This paradigmatic case of power politics under UN auspices has demonstrated that it is impossible to take any measures of redress once a resolution on coercive measures has been passed. The international community is utterly powerless in a situation where at least one permanent member objects to the revision of a previous resolution (in the particular case, the lifting of comprehensive economic sanctions). The voting strategy is entirely at the discretion of the respective permanent member. It is not under any legal obligation to give reasons for its decision. In that sense, the rules and regulations of the UN Charter reveal a kind of circular reasoning, or systemic contradiction.8
Furthermore, in the UN system of collective security, the rationale of sanctions is to induce the sanctioned state to change its behavior. This requires that the conditions for the lifting of sanctions are precisely defined. This is essential for the international community to accept coercive measures as an instrument of collective security. States under sanctions – and the people affected by sanctions – must be able to see light at the end of the tunnel, and not only for humanitarian reasons. Once the circumstances in a country have changed, it must be possible to end a comprehensive sanctions regime (which is, strictly speaking, tantamount to collective punishment). This must be done according to clearly defined criteria, independently of considerations of power politics. Just to give one example: when a state – such as Iraq – has ceased to be a threat to international peace, when this state has withdrawn its troops from occupied territory long ago (in the case of Iraq: in 1991), and has abandoned all weapons of mass destruction, it is intrinsically immoral and in violation of international humanitarian law to continue to subject the population of this state to collective punishment.
In the early 1990s I drew attention to this problem in a paper about the ethical aspects of the Security Council’s sanctions policy.9 Following a statement by the International Progress Organization on the question of the compatibility of the Iraq sanctions with human rights before the UN Commission on Human Rights (1991),10 and after further initiatives by international NGOs, that body commissioned a report on this matter, which reached similar conclusions.11
“Being as convinced of free-trade as the US apparently are – who keep recommending this principle to the whole world – a state should refrain from political interference with their export trade and private entrepreneurs should not allow themselves to be hold hostage to their state’s power politics. […] For the over-all cost-benefit-equation the losses due to retaliation measures of the sanctioned state need to be taken into consideration as well.”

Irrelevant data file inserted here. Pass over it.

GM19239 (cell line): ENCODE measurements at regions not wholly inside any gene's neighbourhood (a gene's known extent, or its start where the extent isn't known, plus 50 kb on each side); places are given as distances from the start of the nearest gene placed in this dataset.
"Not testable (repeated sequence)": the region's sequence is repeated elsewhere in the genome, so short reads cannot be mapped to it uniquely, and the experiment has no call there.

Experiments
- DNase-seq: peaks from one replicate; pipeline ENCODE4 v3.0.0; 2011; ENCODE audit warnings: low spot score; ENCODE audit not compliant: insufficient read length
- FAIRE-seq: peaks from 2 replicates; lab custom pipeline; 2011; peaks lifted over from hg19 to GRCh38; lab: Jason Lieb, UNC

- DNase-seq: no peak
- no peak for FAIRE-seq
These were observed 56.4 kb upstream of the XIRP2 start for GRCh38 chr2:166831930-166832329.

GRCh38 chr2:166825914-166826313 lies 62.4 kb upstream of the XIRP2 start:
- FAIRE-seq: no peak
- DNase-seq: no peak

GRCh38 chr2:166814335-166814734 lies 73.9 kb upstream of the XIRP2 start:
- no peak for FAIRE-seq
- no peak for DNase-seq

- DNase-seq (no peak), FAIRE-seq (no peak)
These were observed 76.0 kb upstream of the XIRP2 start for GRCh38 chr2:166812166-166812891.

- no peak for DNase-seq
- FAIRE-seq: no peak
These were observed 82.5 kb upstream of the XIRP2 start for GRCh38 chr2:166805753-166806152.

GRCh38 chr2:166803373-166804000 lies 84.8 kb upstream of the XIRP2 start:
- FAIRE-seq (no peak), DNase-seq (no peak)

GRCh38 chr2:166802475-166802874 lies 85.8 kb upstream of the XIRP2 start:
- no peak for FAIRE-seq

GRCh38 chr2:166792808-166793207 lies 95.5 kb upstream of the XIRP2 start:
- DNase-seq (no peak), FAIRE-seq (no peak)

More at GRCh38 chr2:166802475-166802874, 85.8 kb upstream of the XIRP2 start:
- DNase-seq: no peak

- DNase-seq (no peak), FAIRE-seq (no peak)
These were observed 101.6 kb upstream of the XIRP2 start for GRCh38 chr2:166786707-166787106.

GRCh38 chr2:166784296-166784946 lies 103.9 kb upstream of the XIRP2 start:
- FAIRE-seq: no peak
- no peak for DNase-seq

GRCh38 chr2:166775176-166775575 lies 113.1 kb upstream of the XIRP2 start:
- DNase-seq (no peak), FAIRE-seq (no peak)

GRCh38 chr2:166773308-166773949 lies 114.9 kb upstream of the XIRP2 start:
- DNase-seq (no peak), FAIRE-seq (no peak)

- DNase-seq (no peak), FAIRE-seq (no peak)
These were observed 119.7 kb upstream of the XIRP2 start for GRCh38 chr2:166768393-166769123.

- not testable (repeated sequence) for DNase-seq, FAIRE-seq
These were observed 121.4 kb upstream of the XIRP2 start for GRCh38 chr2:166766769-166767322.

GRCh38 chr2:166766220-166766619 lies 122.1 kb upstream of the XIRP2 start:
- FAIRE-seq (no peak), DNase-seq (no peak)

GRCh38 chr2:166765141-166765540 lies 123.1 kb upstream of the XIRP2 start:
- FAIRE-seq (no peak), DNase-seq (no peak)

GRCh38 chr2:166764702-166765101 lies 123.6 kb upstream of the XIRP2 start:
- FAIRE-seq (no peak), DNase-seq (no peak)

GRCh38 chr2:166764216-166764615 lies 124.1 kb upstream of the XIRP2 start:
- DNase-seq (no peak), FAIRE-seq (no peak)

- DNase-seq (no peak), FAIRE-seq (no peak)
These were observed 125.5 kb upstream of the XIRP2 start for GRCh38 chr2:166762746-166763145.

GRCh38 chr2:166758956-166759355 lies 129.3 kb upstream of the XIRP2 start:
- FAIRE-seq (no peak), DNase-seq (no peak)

Sanctions are a tool of international politics, which must be seen as incompatible with the ideas of diplomacy and peaceful co-existence among nations. As is obvious from the provisions of Chapter VII of the UN Charter, sanctions are coercive measures just one stage below the use of armed force. In moral terms, measures of this type indeed share the characteristics of war.
If unilaterally imposed, sanctions belong to the law of the jungle. In that regard, they fit better into the “old” system of international law where the jus ad bellum, the “right to wage war,” was the prerogative of the sovereign state. However, there appears to be a consensus among scholars that, since the end of the First World War, the international community has gone beyond this “absolute” understanding of sovereignty.
Multilateral sanctions, in theory at least, are an instrument to secure the international rule of law, and in particular to strengthen the ban on the use of force and, subsequently, to maintain peace among nations. Multilateral sanctions are portrayed in this positive light notwithstanding the fact that, as far as the Council’s permanent members are concerned, the very states that are responsible for their imposition – and, by virtue of the veto, their indefinite prolongation – enjoy, due to that same privilege, de facto legal immunity as regards the political and humanitarian consequences. Strictly speaking, this kind of arbitrary rule borders on despotism. Furthermore, because of the permanent members’ very right to veto, these statutory provisions are not likely to change in the foreseeable future.12 As long as there exists no better alternative to the existing organization, we must reluctantly live with the fact that multilateral sanctions regimes entail the risks we have described above.